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Skaldic Poetry of the Scandinavian Middle Ages

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Snæbjǫrn (Snæbj)

11th century; volume 3; ed. Edith Marold;

Lausavísur (Lv) - 2

Skj info: Snæbjǫrn, Islænder, i det 11. årh. (AI, 211, BI, 201).

Skj poems:

The identity of the skald Snæbjǫrn (Snæbj), to whom SnE attributes one stanza and one helmingr, is uncertain. He is not mentioned in Skáldatal, nor can he be identified as one of the three Snæbjǫrns who appear in Ldn (Snæbjǫrn Eyvindarson, Snæbjǫrn galti ‘Boar’ from Vestfirðir and Snæbjǫrn Hafnar-Ormsson). SnE does not give his patronymic. He was first assumed to be Snæbjǫrn galti (Bugge 1886, 337; Gollancz 1898, xvii) who discovered Gunnbjarnarsker and was killed there (Ldn, ÍF 1, 190-5). Finnur Jónsson (1898, 133; LH I, 520) rightly opposed this view. Ohlmarks (1958, 167-71) identified him as Snæbjǫrn Hafnar-Ormsson (Ldn, ÍF 1, 61), whom he took to be the grandson of Snæbjǫrn galti. Ohlmark’s reason for doing so was that Snæbjǫrn Hafnar-Ormsson’s adulthood (c. 1000-30) coincided with the period to which Finnur Jónsson (Skj B) assigned the stanzas.

Lausavísur — Snæbj LvIII

Edith Marold with the assistance of Vivian Busch, Jana Krüger, Ann-Dörte Kyas and Katharina Seidel, translated from German by John Foulks 2017, ‘ Snæbjǫrn, Lausavísur’ in Kari Ellen Gade and Edith Marold (eds), Poetry from Treatises on Poetics. Skaldic Poetry of the Scandinavian Middle Ages 3. Turnhout: Brepols, p. 376. <> (accessed 28 January 2022)

 1   2 

Skj: Snæbjǫrn: Lausavísur, o. 1010-20 (AI, 211, BI, 201)

SkP info: III, 379

old edition introduction edition manuscripts transcriptions concordance search files

2 — Snæbj Lv 2III

edition interactive full text transcriptions old edition references concordance


Cite as: Edith Marold (ed.) 2017, ‘Snæbjǫrn, Lausavísur 2’ in Kari Ellen Gade and Edith Marold (eds), Poetry from Treatises on Poetics. Skaldic Poetry of the Scandinavian Middle Ages 3. Turnhout: Brepols, p. 379.

Stjórnviðjar lætr styðja
stáls buðlunga máli
hlemmisverð við harðri
húflangan skæ dúfu.


{The confidant of rulers} [RULER] lets {the powerful sword of the stern} [RUDDER] support {the long-hulled horse of the steering-tie} [SHIP] against the heavy wave.

context: The stanza is cited in Skm (SnE) to illustrate possible ways to designate a king’s followers (here, máli buðlunga ‘confidant of rulers’).

notes: This stanza has been much discussed with regard to syntax and meaning. (a) The present edn adopts the following interpretation: The subject of the sentence is máli buðlunga ‘the confidant of rulers’; the verbs are lætr styðja ‘lets support’; the object of lætr is hlemmisverð stáls ‘the powerful sword of the stern [RUDDER]’ (see Note to l. 2, 3); the object of styðja is húflangan skæ stjórnviðjar ‘the long-hulled horse of the steering-tie [SHIP]’ (see Note to l. 1) and styðja ‘support’ is completed by the prepositional phrase við harðri dúfu ‘against the heavy wave’. (b) Skj B offers the following interpretation: Buðlunga máli lætr húflangan stjórviðjar skæ styðja stáls hlemmisverð við harðri dúfu, translated as Kongens ven lader det langsidede skib støde til den hårde bølge med sin svære forstavns top ‘The king’s friend lets the long-sided ship thrust at the hard wave with the top of its heavy stem’. With regard to the meaning of the verb styðja Finnur Jónsson (LP: styðja 2) refers to Vsp 21/3-4 (NK 5) er Gullveigo | geirom studdo ‘as they ran Gullveig through with spears’ and Bragi Rdr 6/1-3 Støkkvir flaums stála lét mjǫk styðja niðja Gjúka ‘The impeller of the eddy of steel [BATTLE > WARRIOR = Jǫrmunrekkr] caused the descendants of Gjúki <legendary king> [= Hamðir and Sǫrli] to be greatly pressed’. (c) Kock (NN §574) rightly points out that the prep. við is superfluous if the verb styðja means ‘run through’ and he is also right that hlemmisverð cannot be a dat. He offers the following interpretation: Stáls buðlunga máli lætr stjórnviðjar hlemmisverð styðja húflangan skæ við harðri dúfu which he translates as Vapenhövdingars förtrogne låter starka styrbandssvärdet stödja sidobordens långa fåle emot våldsam våg ‘The confidant of weapon-chieftains lets the strong sword of the steering-tie support the long foal of the ship-planks against heavy sea’. That interpretation is unsatisfactory for two reasons. First of all, it is highly unusual for a term for ‘ruler’ (here, buðlunga ‘of rulers’, l. 2) to be qualified by a term for ‘weapon’ (here, stáls ‘of the weapon’, l. 2). Second, according to this interpretation the base-word skæ ‘horse’ (l. 4) is deprived of its determinant stjórnviðjar ‘of the steering-tie’ (l. 1). Kock attempts to solve this problem by extracting the first element húf- ‘hull’ from the cpd adj. húflangan ‘long-hulled’ and taking it as the determinant in the ship-kenning, as is shown by his translation sidobordens långa fåle ‘the long foal of the ship-planks’. This would involve the tmesis húf- langan ‑skæ, but such a construction is unprecedented in skaldic poetry.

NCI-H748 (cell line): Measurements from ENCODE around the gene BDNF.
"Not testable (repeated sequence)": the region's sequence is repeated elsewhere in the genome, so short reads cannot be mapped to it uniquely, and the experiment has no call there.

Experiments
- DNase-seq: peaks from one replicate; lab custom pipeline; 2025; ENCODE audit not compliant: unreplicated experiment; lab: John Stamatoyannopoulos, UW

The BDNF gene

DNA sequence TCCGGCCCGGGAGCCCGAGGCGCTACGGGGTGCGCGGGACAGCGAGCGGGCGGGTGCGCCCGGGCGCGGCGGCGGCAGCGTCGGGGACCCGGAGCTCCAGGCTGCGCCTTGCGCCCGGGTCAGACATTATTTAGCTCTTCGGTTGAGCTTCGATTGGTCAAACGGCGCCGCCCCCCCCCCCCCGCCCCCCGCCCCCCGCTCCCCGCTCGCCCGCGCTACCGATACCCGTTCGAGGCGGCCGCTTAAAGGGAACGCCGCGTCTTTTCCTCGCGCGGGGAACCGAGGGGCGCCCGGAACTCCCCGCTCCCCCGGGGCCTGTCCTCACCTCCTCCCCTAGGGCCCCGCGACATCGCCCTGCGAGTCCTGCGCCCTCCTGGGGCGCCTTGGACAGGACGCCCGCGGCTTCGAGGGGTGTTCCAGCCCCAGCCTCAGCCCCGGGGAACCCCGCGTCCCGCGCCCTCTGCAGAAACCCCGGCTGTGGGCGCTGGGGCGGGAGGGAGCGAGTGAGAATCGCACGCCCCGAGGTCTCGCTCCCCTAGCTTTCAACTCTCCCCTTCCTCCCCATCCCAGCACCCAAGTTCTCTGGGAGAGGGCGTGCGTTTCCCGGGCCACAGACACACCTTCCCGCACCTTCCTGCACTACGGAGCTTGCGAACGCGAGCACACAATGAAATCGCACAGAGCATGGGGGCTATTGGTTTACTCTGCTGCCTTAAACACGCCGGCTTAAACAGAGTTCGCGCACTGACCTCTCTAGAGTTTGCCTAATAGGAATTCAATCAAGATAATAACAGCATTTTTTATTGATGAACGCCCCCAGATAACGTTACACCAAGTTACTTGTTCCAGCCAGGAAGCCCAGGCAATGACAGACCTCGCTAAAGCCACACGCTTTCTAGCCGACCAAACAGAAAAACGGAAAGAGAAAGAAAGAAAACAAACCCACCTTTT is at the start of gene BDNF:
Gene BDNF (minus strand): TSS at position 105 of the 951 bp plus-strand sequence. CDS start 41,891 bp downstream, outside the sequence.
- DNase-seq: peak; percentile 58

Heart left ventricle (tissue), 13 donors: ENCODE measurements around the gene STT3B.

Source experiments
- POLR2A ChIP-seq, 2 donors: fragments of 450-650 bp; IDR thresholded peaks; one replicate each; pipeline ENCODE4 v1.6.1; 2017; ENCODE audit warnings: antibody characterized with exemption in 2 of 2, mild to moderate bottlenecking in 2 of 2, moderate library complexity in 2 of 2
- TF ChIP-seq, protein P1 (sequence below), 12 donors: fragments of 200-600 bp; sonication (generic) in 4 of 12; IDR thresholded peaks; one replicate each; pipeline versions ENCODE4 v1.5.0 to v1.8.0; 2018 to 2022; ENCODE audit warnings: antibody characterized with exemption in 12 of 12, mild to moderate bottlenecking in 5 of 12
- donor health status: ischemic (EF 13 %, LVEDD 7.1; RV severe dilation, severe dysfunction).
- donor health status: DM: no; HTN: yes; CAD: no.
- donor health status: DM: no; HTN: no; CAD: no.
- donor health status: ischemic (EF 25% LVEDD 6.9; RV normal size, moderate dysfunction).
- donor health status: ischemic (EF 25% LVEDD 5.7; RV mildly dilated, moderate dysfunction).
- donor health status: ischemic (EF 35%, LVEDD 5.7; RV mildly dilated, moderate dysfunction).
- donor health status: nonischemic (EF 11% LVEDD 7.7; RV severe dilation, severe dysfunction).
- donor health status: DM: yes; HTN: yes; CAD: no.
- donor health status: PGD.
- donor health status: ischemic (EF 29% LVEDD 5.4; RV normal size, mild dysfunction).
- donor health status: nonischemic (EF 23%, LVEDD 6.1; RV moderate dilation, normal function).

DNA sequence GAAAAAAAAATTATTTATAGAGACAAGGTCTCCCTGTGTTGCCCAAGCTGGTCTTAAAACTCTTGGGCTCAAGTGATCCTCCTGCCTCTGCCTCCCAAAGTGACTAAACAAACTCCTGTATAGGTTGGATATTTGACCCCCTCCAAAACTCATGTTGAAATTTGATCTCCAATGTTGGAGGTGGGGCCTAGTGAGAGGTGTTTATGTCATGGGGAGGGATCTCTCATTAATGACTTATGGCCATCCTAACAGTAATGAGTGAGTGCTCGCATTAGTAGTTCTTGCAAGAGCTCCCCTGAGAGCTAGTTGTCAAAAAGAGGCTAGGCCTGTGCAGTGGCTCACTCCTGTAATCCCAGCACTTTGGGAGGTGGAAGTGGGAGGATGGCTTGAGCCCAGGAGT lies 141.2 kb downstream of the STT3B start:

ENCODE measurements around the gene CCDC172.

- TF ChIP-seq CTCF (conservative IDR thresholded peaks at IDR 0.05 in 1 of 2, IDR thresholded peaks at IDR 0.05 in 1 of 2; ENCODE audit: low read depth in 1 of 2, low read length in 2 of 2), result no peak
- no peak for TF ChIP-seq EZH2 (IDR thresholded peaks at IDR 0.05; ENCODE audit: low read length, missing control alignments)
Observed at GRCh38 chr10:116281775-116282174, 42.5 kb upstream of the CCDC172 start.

texts: LaufE 76 (363), Skm 291, SnE 293

editions: Skj Snæbjǫrn: Lausavísur 2 (AI, 211; BI, 201); Skald I, 105, NN §574; SnE 1848-87, I, 460-1, II, 337, III, 93, SnE 1931, 163, SnE 1998, I, 81.


GKS 2367 4° (R) 36r, 34 - 36r, 35 (SnE)  transcr.  image  image  image  
Traj 1374x (Tx) 38r, 2 - 38r, 2 (SnE)  image  
AM 242 fol (W) 82, 18 - 82, 19 (SnE)  image  image  image  
DG 11 (U) 35v, 15 - 35v, 16 (SnE)  image  
GKS 2368 4°x (2368x) 106, 1 - 106, 2 (LaufE)  image  
AM 743 4°x (743x) 81v, 24 - 81v, 27 (LaufE)  image  image  
AM 761 b 4°x (761bx) 354r, 12 - 354r, 15  image  
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